Distraction burglars pretending to be police officers to get into victim’s homes, east London detectives warn
- Credit: Archant
Burglars are posing as police officers to trick their way into people’s homes, detectives in east London have warned.
Police are urging people to be vigilant about who they let in to their property after recent incidents of people being burgled by someone they believed to be a police officer.
Distraction burglars such as these usually give a fake reason for needing to check the victim’s home and steal valuable items once inside.
The victim would only realise something was stolen after the burglar had left.
Detective Inspector Daniel Thompson, from the north east basic command unit, said distraction burglars often target the elderly and vulnerable.
You may also want to watch:
“Distraction burglars pose as someone with fake ID, or a uniform, to gain your trust and access your home under a false pretence to steal,” he said.
“They could say they need to check your meters, fix plumbing leaks, or virtually any official reason to enter your home – including posing as a police officer.”
- 1 Halal butcher's aiming to be 'Harrods of meat industry' opens in Stratford
- 2 Car abandoned after triple shooting and stabbing at Forest Gate barber
- 3 Parking space row sees police called and woman left feeling 'vulnerable'
- 4 'Simply horrifying': Newham MPs react after stabbing of Sir David Amess
- 5 14 charged with alleged drug dealing and money laundering offences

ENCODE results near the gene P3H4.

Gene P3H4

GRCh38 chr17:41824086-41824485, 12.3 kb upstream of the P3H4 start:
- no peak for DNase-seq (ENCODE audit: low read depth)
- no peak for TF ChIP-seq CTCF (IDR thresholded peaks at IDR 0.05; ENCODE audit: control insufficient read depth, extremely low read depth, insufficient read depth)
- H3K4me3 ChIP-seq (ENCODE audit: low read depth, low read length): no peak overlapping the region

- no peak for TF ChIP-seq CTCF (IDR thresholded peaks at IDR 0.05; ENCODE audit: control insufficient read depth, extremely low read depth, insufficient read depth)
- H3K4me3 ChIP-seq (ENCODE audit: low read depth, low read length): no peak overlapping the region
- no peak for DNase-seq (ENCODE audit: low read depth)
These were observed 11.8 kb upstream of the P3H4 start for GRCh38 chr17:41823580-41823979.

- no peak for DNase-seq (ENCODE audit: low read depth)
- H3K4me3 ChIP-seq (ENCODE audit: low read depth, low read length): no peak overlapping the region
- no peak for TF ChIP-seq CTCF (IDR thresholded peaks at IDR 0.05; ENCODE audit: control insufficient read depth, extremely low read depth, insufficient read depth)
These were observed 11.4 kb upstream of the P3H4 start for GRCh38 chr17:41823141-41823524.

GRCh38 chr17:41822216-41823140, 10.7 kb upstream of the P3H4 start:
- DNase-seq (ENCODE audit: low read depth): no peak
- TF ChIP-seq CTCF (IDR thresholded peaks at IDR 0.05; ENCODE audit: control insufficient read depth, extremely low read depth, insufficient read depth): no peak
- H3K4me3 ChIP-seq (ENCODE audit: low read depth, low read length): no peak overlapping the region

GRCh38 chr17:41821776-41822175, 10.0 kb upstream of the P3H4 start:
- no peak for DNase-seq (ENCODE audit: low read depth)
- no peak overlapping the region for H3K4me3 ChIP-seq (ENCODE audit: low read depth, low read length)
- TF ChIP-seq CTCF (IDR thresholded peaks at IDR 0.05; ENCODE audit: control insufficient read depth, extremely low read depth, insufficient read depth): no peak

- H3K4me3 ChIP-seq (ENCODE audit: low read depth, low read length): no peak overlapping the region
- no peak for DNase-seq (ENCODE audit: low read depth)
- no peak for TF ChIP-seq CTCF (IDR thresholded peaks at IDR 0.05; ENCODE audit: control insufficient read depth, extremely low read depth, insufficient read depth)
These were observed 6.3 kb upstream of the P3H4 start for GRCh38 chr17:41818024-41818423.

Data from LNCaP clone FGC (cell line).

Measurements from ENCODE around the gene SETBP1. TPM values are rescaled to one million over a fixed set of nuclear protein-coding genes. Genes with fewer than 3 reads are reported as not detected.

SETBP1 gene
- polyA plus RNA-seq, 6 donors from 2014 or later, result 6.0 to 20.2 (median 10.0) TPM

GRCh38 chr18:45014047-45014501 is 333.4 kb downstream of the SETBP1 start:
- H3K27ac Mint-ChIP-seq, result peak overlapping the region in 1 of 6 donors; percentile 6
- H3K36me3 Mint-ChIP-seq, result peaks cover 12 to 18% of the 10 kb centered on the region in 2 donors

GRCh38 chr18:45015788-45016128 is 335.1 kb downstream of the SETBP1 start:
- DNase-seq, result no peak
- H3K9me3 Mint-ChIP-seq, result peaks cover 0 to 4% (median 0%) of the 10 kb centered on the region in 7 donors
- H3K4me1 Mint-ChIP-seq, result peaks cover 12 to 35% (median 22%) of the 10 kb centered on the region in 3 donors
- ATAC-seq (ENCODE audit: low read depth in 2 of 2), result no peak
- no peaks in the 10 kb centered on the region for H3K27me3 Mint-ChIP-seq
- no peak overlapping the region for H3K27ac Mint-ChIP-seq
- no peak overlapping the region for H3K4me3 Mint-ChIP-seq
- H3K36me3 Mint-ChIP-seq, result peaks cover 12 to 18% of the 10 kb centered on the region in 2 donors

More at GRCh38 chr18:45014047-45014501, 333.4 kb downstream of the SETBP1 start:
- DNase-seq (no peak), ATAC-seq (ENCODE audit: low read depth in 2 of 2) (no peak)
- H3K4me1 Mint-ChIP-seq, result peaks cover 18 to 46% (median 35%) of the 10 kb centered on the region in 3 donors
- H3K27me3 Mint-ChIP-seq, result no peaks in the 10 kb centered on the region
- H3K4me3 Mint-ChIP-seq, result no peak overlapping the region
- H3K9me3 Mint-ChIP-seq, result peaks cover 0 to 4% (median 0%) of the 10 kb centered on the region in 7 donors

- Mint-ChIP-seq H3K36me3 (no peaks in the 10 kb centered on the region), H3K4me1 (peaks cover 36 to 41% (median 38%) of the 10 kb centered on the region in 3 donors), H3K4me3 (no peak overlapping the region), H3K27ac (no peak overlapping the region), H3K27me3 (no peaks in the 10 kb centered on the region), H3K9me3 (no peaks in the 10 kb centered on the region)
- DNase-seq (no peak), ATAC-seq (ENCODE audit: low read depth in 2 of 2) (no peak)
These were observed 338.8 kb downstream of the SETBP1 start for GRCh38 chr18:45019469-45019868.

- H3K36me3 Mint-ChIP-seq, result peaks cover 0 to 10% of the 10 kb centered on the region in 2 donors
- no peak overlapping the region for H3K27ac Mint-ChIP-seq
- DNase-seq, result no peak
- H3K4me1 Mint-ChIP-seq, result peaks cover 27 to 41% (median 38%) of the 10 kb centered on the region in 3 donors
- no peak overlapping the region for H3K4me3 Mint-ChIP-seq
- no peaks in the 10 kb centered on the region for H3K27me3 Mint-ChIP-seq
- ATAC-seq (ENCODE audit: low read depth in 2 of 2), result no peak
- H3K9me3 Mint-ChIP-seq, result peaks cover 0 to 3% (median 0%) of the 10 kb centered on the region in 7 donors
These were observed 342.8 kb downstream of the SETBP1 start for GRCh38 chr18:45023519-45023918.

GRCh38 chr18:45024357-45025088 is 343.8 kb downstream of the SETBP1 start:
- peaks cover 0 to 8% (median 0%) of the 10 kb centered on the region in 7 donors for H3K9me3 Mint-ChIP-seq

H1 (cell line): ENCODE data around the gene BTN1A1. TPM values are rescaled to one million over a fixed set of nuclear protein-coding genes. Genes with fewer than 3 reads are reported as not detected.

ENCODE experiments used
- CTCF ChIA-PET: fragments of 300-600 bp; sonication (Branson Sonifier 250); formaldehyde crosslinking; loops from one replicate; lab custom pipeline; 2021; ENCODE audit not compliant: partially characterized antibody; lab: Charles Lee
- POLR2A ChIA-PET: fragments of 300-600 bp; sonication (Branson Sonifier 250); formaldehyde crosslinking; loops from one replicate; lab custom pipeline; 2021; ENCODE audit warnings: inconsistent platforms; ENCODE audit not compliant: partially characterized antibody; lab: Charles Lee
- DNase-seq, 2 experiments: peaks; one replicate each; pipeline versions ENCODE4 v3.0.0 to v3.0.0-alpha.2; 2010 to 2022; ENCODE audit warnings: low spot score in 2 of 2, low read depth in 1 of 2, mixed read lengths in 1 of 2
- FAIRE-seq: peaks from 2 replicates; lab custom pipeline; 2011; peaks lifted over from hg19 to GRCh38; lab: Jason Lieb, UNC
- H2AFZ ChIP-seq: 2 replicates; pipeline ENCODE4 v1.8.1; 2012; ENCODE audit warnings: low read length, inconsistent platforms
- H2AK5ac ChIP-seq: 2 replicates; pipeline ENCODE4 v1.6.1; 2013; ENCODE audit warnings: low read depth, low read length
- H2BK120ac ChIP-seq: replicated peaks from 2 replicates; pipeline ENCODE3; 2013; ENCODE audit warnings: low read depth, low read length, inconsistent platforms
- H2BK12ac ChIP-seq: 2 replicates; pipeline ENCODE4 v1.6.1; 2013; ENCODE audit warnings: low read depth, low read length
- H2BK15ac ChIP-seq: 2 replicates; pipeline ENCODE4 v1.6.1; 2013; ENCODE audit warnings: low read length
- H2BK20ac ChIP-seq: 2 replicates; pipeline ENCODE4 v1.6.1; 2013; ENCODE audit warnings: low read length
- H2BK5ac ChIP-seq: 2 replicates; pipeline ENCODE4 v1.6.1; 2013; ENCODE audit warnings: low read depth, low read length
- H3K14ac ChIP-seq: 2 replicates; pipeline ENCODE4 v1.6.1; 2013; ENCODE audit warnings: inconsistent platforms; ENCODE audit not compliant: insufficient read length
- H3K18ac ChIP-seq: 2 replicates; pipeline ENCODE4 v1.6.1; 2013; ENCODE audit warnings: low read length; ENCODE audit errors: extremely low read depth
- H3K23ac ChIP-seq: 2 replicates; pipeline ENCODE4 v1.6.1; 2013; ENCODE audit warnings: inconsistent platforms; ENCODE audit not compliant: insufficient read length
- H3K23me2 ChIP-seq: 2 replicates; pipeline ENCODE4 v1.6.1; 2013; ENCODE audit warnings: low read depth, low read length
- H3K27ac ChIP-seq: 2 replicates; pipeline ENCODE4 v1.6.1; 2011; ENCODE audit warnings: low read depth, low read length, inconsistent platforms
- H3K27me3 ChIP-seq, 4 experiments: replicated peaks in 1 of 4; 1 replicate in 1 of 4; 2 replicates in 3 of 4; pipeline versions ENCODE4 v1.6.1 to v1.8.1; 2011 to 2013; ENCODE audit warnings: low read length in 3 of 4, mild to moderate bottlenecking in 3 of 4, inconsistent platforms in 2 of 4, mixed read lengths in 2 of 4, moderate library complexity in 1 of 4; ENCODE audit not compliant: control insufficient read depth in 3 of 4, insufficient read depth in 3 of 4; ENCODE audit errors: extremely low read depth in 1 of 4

- 6 Forest Gate townhouses scoop RIBA's Neave Brown award for 'affordable' housing
- 7 Plan to transform Royal Docks into 'world-leading' cultural hub unveiled
- 8 Beckton man due to be sentenced for sexual assault of young girl
- 9 Family given 'gift' of week to say goodbye to son who died at 10 minutes old
- 10 Man in critical condition after triple shooting in Newham
People are advised to check who is at the door through a window or spyhole or by using the door chain where possible, and always ask for an ID badge or paperwork before letting someone in.
If in doubt, call the official number for the company they say they are from to check – do not call a number they give you - or contact the police.
If someone says they are a police officer, you should ask to see their warrant card and ask for their name and warrant number.
You can call police on 101 to clarify if you are still in doubt.
“Any genuine police officer would not mind you doing this, and would in fact encourage it,” Det Insp Thompson added.
Call 999 or 101 if you suspect a crime.